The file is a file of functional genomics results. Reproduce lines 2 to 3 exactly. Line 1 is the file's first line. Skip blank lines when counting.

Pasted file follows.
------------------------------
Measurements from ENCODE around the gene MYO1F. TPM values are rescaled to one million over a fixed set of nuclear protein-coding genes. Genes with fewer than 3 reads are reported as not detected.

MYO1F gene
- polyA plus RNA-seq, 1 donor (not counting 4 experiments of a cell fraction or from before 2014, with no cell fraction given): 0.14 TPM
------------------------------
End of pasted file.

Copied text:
MYO1F gene
- polyA plus RNA-seq, 1 donor (not counting 4 experiments of a cell fraction or from before 2014, with no cell fraction given): 0.14 TPM